WASHINGTON — The politically charged issue of race was before the U.S. Supreme Court Wednesday in a case that could determine how the landmark 1965 Voting Rights Act applies to the South.

The nine justices engaged in a lively and at times contentious 70-minute exchange, with several possibly signaling their positions in what may mean a new chapter in the nation’s divided racial history. The repercussions of their eventual decision could be felt throughout the country.

The case arose out of Shelby County, Ala., which is challenging sections of the pivotal 1965 law that prohibited discriminatory voting rules. The county brought the suit against the sections of the law that require nine mostly Southern states and portions of seven others to receive prior approval from the U.S. Department of Justice on voting procedures or anything that affects a minority group’s ability to cast ballots.

The nine states covered in their entirety under the contested sections are South Carolina, Alabama, Georgia, Texas, Alaska, Arizona, Louisiana, Mississippi and Virginia. The seven others are California, Florida, North Carolina, Michigan, New Hampshire, New York and South Dakota.

The hearing drew well-known African-American leaders, including the Rev. Jesse Jackson, and several African-American members of Congress. Among them was the House Democrats’ assistant leader, Rep. Jim Clyburn of South Carolina.

The court’s ideological lines were quickly obvious as Justice Sonia Sotomayor challenged Shelby County’s attorney, Bert Rein.

“Some portions of the South have changed,” said Sotomayor, who then cited an ongoing pattern of discriminatory voting procedures in Shelby County. “Your county pretty much hasn’t. You may be the wrong party in bringing this.”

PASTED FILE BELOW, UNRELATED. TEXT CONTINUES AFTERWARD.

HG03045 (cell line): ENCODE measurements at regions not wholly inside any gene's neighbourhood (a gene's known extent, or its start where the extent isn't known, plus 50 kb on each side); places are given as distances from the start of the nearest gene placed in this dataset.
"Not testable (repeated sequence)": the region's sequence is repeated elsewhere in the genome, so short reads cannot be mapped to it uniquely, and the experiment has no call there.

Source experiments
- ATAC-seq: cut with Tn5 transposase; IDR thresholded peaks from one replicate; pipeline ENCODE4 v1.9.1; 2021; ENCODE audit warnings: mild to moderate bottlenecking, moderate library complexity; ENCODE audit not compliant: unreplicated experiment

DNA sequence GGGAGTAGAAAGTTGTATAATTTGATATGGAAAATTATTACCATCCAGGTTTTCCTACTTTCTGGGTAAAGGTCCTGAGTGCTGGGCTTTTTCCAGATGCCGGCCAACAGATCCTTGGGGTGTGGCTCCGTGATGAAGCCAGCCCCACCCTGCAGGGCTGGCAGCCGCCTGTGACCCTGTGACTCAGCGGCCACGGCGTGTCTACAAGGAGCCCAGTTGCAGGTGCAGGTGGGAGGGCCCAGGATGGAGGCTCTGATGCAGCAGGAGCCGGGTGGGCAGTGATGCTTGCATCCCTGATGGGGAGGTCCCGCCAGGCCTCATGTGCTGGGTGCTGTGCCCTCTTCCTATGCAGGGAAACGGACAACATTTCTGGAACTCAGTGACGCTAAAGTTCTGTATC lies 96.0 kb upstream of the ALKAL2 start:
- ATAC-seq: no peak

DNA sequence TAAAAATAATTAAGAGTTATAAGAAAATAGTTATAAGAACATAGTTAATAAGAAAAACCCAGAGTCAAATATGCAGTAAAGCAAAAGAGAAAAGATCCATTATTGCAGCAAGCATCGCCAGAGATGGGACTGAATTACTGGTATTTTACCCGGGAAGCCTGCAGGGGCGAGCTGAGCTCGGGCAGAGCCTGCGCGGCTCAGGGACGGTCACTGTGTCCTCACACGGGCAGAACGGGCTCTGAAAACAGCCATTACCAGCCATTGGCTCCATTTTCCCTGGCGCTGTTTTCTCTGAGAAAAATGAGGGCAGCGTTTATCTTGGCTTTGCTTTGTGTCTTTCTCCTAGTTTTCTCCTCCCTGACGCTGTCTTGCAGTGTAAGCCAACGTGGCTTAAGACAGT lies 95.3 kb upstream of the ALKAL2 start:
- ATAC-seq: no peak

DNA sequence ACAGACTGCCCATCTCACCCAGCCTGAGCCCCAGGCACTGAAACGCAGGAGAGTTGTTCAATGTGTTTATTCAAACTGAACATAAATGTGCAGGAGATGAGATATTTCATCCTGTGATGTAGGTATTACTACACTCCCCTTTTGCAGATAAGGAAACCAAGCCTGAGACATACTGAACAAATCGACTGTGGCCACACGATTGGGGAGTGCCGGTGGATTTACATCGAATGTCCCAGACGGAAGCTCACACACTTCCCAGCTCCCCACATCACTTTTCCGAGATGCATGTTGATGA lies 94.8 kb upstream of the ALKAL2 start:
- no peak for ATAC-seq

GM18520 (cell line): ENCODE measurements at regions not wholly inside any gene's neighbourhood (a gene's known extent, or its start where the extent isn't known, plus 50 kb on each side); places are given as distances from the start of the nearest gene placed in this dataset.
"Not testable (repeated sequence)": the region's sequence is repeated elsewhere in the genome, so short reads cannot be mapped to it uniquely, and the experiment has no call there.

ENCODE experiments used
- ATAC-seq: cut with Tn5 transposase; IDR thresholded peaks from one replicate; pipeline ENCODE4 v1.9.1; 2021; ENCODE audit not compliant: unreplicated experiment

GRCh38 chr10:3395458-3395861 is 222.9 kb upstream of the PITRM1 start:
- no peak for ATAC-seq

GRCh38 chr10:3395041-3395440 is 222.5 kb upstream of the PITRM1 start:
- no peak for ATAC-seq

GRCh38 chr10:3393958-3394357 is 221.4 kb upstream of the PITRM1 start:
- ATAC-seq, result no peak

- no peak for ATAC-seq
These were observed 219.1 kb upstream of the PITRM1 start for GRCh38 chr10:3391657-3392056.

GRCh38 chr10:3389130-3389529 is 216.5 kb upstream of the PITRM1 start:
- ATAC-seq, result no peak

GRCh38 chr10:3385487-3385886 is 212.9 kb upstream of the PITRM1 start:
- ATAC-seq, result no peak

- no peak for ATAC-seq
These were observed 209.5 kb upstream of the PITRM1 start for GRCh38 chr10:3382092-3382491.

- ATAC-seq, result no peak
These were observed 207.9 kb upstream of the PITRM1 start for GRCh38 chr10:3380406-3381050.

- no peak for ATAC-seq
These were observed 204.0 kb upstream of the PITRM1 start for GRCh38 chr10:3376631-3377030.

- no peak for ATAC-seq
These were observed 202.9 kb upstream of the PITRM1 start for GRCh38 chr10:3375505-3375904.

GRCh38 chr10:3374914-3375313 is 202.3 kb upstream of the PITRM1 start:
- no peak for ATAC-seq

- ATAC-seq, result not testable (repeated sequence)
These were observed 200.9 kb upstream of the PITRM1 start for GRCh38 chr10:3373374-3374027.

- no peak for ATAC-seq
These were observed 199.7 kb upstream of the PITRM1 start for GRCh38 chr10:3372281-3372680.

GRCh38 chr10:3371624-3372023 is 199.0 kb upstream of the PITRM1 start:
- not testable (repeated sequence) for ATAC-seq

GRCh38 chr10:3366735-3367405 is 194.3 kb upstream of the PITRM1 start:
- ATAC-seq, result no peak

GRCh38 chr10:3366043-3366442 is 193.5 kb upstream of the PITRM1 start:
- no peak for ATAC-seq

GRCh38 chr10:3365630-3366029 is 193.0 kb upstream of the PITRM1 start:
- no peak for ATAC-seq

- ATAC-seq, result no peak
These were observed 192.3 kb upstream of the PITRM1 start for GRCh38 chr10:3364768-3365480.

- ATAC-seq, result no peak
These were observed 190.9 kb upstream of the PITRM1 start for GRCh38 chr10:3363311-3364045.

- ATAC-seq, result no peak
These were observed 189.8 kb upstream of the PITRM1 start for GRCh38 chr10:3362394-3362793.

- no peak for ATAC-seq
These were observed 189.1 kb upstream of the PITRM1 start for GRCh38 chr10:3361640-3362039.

Rein argued that applying Section 5 of the law to only certain states violates the Constitution, which is based on laws being applied equally. He said the formula to determine which jurisdictions fall under Section 5 is outdated, based on long-since-discontinued literacy tests and voting registration dependent on mid-1960s data.

At the center of the case is whether the courts or Congress, which in 2006 reauthorized the Voting Rights Act for 25 years, should decide whether the prior-approval requirement in Section 5, considered by supporters to be a deterrent to discrimination, stays in place.

U.S. Solicitor General Donald Verrilli noted that Congress had looked at the record and approved the law by large margins. But Justice Antonin Scalia said, “I think it is attributable to a phenomenon that is called perpetuation of racial entitlement.”

Scalia said he did not think Congress would ever change the law, but the courts should.

Justice Elena Kagan said that deciding which states were engaged in discriminatory voting activities would be “a new power” for the judges.

“I don’t think this falls under our bailiwick,” she said.

But the issue of applying the law equally to the states and jurisdictions seemed to resonate with several justices.

At least five members of the court seemed to agree that it is constitutionally impermissible, in the words of Justice Anthony Kennedy, to treat some states as “independent sovereign(s)” and others as “under the trusteeship of the United States government” without actual, current evidence in a distinction between these states.

Kennedy is seen as the swing vote in many closely divided cases.

Clyburn, after attending the court hearing, crossed the street to the U.S. Capitol to speak at the presentation of a statue honoring Alabama native Rosa Parks, who is credited with launching the civil rights movement.

“One hour ago, I sat across the street witnessing the opening arguments of a voting rights case before the United States Supreme Court, a case that many feel could turn the clock back on much of the progress that has been made, and for which we pause today to honor Rosa Parks,” he said.